Adapting moose hunting: a case study on fragmented hunting grounds around Nuuksio National Park in Helsinki metropolitan area, Finland
- First Online:
- Cite this article as:
- Hiedanpää, J. & Pellikka, J. Eur J Wildl Res (2015) 61: 303. doi:10.1007/s10344-015-0900-1
- 109 Downloads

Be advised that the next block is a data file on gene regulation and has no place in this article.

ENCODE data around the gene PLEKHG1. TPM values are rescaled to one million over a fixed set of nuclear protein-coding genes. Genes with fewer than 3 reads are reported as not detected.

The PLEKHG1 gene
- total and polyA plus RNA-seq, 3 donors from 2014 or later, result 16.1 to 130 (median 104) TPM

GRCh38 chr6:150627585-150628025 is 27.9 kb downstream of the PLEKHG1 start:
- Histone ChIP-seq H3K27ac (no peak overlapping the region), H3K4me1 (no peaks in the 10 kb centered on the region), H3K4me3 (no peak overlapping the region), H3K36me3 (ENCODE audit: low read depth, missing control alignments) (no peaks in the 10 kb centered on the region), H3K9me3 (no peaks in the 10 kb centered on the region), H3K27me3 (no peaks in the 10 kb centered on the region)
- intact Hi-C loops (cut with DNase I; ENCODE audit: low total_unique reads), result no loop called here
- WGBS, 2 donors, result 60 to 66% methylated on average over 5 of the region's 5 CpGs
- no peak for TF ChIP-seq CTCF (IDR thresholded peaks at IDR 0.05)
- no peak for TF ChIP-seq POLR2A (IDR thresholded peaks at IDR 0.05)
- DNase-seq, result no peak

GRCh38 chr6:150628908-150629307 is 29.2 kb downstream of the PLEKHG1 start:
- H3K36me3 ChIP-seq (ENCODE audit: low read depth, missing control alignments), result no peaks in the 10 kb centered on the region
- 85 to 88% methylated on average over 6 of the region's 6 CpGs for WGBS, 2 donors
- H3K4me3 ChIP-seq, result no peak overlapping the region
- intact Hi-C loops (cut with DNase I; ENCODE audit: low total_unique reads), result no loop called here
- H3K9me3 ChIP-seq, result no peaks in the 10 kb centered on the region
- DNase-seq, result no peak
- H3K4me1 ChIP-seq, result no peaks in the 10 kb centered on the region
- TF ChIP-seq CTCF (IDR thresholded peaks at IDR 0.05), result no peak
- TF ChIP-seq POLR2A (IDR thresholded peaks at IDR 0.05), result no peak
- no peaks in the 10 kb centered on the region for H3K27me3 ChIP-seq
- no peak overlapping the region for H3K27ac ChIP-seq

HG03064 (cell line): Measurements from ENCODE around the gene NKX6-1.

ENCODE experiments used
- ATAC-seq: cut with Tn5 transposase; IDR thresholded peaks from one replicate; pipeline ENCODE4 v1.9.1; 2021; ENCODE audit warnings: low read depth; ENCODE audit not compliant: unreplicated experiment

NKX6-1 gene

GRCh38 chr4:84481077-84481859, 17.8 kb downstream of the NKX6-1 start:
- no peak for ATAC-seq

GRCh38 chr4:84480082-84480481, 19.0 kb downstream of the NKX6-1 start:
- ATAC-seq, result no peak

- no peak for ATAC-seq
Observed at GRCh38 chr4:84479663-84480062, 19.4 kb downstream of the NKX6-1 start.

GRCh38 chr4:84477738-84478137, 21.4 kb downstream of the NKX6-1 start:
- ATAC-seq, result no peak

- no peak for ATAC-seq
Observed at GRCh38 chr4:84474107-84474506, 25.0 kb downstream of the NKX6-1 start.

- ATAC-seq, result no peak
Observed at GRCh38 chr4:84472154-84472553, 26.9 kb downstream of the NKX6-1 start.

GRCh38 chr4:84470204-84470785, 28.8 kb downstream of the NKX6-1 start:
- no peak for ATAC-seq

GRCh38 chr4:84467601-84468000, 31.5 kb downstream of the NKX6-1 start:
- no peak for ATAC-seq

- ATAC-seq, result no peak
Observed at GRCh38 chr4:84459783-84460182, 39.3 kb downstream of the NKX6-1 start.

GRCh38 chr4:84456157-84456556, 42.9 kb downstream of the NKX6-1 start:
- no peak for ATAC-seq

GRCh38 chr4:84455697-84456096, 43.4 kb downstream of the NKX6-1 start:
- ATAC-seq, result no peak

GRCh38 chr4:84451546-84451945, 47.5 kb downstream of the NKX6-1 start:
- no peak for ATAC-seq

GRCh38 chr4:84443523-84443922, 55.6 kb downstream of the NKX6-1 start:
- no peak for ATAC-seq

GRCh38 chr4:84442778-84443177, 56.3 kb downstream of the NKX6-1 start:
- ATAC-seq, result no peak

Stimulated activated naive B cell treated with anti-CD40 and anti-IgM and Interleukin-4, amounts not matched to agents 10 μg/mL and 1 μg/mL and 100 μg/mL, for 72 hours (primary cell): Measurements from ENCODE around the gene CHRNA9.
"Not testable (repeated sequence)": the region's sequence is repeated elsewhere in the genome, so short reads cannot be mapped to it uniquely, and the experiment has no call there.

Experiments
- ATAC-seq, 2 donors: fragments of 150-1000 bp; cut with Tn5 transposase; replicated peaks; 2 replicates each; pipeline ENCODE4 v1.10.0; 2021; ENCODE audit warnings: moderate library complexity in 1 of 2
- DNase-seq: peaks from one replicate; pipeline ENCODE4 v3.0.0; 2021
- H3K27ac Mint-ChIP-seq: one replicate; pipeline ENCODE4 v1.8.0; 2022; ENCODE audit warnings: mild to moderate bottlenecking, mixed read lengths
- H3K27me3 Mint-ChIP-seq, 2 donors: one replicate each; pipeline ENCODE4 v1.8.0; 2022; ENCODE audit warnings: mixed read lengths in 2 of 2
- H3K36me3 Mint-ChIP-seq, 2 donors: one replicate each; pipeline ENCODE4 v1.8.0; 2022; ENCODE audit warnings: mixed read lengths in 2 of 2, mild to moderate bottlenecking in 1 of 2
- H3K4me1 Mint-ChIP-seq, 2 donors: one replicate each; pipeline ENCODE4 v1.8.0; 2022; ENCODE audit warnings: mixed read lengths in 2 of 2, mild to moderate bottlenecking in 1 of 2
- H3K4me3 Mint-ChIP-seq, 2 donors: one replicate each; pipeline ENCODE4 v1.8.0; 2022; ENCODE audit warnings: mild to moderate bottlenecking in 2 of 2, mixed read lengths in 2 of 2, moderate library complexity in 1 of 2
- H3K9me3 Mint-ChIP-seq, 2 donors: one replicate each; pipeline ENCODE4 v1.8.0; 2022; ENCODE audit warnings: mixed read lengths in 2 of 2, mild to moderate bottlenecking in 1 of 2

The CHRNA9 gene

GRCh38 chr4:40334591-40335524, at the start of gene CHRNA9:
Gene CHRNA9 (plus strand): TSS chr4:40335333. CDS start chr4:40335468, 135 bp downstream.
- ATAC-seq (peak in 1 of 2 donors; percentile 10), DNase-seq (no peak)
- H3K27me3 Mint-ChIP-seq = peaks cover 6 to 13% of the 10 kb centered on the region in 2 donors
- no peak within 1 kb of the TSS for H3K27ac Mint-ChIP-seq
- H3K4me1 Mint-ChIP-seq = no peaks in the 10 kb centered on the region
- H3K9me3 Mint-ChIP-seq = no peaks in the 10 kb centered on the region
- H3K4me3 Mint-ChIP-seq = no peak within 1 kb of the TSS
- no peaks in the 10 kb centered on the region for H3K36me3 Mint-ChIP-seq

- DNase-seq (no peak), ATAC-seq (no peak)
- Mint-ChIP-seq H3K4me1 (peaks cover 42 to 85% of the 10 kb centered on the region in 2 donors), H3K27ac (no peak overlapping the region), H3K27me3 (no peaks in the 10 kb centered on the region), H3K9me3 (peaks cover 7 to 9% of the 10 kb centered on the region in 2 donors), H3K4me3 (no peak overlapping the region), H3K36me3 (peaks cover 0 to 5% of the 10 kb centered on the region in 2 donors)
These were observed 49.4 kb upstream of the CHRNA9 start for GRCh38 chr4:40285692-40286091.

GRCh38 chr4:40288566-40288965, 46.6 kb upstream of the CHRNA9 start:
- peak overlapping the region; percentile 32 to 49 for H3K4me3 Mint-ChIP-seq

Ecological and social fragmentation of hunting grounds presents a challenge to the management of ungulate populations. We studied how the local groups of moose hunters (hunting clubs) have adjusted their hunting practices in the face of competing uses of the land in the Helsinki metropolitan area. We analyzed qualitative and quantitative data from the 11 hunting clubs operating around the Nuuksio National Park. Our theoretical approach was a blend from the social-ecological systems theory and pragmatist conception of habit. According to our findings, there are some key mechanisms of adaptation operative and functioning in this particular social-ecological system. First, we discovered various technical and tactical adaptations in how the actual hunt was exercised in the environment where the perturbations are frequent. We also identified the ways in which the hunters attempted to entrain their activities with the spatial and temporal rhythms of other users. Thirdly, we found out how the hunters also tried to influence the societal rules and the interpretation of existing rules. In the face of continuous fragmentation, the wildlife administration and management would benefit if the collaborative politics of becoming, i.e., prospective will for habit breaking and habit taking in perpetually changing environments, was exercised.